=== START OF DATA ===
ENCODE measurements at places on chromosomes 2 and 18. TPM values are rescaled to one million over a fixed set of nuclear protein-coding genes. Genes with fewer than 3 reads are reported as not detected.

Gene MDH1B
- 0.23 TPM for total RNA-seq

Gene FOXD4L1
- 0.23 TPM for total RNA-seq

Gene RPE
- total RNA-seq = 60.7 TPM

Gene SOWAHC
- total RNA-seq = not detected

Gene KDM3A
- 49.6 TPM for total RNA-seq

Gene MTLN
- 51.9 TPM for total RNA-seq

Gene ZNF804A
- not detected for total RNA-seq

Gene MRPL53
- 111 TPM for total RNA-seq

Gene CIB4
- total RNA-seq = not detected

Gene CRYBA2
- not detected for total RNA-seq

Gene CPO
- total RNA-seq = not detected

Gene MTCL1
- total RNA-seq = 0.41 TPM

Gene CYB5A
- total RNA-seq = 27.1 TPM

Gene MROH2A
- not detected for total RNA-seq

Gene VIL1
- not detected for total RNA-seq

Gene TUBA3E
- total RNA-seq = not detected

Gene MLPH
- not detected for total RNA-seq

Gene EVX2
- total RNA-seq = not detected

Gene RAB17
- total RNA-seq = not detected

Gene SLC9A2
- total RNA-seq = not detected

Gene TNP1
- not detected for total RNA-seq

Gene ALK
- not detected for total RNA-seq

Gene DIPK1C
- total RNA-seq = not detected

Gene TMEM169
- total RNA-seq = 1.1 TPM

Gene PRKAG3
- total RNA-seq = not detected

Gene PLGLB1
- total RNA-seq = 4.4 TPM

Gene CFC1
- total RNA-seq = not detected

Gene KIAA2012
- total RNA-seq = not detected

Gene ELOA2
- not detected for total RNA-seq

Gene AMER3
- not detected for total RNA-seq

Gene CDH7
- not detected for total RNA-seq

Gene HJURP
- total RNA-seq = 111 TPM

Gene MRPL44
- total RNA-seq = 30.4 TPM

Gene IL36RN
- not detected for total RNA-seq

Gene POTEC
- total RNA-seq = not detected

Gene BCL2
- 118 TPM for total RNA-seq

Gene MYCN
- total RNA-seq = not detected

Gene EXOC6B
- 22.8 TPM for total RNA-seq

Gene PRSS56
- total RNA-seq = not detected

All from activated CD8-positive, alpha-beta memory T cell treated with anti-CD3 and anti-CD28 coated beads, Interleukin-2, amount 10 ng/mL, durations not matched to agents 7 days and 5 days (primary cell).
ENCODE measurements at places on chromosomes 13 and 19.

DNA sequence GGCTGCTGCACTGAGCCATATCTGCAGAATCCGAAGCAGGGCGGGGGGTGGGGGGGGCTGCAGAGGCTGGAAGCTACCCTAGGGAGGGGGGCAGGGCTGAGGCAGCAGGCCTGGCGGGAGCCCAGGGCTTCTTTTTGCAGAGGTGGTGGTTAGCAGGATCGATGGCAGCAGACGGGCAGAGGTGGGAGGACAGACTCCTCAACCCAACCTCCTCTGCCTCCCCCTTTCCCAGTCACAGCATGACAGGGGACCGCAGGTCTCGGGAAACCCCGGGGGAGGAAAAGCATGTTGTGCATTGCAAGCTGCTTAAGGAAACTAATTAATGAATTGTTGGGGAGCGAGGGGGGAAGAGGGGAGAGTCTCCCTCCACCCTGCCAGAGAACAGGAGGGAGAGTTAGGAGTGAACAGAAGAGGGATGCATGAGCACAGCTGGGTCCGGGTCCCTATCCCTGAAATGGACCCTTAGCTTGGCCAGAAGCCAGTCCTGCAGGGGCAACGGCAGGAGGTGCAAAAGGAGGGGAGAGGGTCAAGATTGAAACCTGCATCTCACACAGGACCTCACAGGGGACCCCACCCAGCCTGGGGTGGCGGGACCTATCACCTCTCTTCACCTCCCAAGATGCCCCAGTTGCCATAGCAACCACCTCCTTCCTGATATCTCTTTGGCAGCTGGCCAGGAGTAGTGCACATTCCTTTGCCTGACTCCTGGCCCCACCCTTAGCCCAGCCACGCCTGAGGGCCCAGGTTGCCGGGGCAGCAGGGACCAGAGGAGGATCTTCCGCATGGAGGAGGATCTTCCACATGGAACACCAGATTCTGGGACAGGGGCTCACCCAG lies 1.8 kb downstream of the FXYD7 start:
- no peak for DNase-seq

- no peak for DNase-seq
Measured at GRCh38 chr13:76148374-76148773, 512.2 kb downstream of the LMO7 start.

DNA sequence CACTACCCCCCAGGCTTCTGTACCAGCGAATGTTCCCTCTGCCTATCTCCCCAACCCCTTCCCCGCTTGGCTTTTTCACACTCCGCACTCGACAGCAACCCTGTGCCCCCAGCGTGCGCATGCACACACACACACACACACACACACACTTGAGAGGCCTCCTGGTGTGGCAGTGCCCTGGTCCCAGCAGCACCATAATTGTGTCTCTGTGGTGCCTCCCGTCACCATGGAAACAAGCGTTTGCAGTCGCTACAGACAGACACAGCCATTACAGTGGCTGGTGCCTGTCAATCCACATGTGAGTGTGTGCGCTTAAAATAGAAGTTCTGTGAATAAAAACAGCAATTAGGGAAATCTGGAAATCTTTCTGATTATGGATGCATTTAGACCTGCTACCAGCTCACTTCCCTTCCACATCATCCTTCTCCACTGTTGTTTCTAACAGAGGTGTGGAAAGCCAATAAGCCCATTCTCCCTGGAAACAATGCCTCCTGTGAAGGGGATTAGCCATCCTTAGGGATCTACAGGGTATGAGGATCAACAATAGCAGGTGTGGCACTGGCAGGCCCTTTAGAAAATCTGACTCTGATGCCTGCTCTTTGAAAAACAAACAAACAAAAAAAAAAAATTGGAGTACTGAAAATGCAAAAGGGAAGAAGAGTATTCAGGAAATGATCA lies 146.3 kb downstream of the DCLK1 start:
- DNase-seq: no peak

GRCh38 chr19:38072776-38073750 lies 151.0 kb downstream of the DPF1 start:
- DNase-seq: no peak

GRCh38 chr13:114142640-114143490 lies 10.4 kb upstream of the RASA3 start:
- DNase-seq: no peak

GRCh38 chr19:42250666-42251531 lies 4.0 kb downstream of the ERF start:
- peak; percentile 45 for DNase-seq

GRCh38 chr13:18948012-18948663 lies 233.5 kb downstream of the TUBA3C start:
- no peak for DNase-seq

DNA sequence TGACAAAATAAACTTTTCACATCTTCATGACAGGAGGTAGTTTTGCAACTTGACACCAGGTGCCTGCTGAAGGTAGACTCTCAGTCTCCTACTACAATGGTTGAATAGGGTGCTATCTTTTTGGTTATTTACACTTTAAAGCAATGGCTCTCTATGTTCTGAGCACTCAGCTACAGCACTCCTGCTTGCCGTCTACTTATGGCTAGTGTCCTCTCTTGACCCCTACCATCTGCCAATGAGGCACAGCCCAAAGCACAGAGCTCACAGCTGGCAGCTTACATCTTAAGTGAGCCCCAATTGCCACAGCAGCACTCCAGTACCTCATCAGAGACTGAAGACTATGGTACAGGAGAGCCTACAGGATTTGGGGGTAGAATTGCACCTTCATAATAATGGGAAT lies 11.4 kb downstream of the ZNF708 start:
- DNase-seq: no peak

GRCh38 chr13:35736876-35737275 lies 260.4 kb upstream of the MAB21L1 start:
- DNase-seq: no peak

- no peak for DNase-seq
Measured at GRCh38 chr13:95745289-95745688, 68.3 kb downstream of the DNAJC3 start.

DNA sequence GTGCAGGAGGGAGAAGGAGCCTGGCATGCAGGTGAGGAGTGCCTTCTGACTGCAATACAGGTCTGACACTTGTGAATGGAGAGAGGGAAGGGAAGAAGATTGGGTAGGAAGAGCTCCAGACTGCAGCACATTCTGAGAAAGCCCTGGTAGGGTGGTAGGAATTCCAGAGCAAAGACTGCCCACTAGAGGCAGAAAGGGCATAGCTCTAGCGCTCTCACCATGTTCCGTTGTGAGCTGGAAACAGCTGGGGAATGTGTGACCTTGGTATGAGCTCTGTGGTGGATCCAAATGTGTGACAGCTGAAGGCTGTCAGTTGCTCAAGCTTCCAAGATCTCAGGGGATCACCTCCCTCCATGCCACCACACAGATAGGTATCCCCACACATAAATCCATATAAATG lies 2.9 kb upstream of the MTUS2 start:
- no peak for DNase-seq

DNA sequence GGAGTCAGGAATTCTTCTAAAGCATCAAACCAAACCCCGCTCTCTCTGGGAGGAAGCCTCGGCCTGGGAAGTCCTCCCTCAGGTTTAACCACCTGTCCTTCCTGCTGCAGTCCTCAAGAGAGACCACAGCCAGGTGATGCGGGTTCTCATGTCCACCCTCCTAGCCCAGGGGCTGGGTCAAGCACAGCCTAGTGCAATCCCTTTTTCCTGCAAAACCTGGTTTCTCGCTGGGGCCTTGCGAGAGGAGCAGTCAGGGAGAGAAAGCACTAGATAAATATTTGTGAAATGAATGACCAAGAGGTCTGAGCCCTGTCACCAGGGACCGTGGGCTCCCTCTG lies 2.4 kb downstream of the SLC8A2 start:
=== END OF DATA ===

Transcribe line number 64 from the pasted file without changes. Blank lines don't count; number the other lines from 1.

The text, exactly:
Gene HJURP